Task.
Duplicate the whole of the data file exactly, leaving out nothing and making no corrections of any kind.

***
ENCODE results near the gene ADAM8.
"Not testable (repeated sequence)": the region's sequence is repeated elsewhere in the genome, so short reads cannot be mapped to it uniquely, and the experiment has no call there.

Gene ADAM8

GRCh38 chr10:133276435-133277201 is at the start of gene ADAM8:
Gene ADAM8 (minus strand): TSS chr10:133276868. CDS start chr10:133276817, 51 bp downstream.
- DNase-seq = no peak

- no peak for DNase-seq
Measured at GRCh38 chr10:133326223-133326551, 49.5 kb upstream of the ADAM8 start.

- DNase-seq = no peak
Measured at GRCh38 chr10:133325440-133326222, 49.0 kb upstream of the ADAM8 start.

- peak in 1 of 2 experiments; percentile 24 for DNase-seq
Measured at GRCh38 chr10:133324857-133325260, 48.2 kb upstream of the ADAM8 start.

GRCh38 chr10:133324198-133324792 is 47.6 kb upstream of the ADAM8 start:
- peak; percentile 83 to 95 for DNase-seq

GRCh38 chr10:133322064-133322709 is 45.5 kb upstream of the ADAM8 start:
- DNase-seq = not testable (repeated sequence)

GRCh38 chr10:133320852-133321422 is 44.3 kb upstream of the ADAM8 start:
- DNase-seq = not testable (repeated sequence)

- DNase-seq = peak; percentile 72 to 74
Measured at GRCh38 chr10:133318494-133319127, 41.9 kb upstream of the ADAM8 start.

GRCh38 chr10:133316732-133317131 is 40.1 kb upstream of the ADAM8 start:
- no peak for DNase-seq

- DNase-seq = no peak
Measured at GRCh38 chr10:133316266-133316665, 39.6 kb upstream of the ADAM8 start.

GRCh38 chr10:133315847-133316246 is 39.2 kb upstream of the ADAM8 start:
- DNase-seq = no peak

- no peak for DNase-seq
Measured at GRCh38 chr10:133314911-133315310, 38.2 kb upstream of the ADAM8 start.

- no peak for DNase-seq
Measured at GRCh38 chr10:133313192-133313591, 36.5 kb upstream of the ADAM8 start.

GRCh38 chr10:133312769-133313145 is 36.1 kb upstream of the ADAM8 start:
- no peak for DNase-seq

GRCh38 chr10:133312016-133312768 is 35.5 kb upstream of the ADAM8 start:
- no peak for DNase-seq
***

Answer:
ENCODE results near the gene ADAM8.
"Not testable (repeated sequence)": the region's sequence is repeated elsewhere in the genome, so short reads cannot be mapped to it uniquely, and the experiment has no call there.

Gene ADAM8

GRCh38 chr10:133276435-133277201 is at the start of gene ADAM8:
Gene ADAM8 (minus strand): TSS chr10:133276868. CDS start chr10:133276817, 51 bp downstream.
- DNase-seq = no peak

- no peak for DNase-seq
Measured at GRCh38 chr10:133326223-133326551, 49.5 kb upstream of the ADAM8 start.

- DNase-seq = no peak
Measured at GRCh38 chr10:133325440-133326222, 49.0 kb upstream of the ADAM8 start.

- peak in 1 of 2 experiments; percentile 24 for DNase-seq
Measured at GRCh38 chr10:133324857-133325260, 48.2 kb upstream of the ADAM8 start.

GRCh38 chr10:133324198-133324792 is 47.6 kb upstream of the ADAM8 start:
- peak; percentile 83 to 95 for DNase-seq

GRCh38 chr10:133322064-133322709 is 45.5 kb upstream of the ADAM8 start:
- DNase-seq = not testable (repeated sequence)

GRCh38 chr10:133320852-133321422 is 44.3 kb upstream of the ADAM8 start:
- DNase-seq = not testable (repeated sequence)

- DNase-seq = peak; percentile 72 to 74
Measured at GRCh38 chr10:133318494-133319127, 41.9 kb upstream of the ADAM8 start.

GRCh38 chr10:133316732-133317131 is 40.1 kb upstream of the ADAM8 start:
- no peak for DNase-seq

- DNase-seq = no peak
Measured at GRCh38 chr10:133316266-133316665, 39.6 kb upstream of the ADAM8 start.

GRCh38 chr10:133315847-133316246 is 39.2 kb upstream of the ADAM8 start:
- DNase-seq = no peak

- no peak for DNase-seq
Measured at GRCh38 chr10:133314911-133315310, 38.2 kb upstream of the ADAM8 start.

- no peak for DNase-seq
Measured at GRCh38 chr10:133313192-133313591, 36.5 kb upstream of the ADAM8 start.

GRCh38 chr10:133312769-133313145 is 36.1 kb upstream of the ADAM8 start:
- no peak for DNase-seq

GRCh38 chr10:133312016-133312768 is 35.5 kb upstream of the ADAM8 start:
- no peak for DNase-seq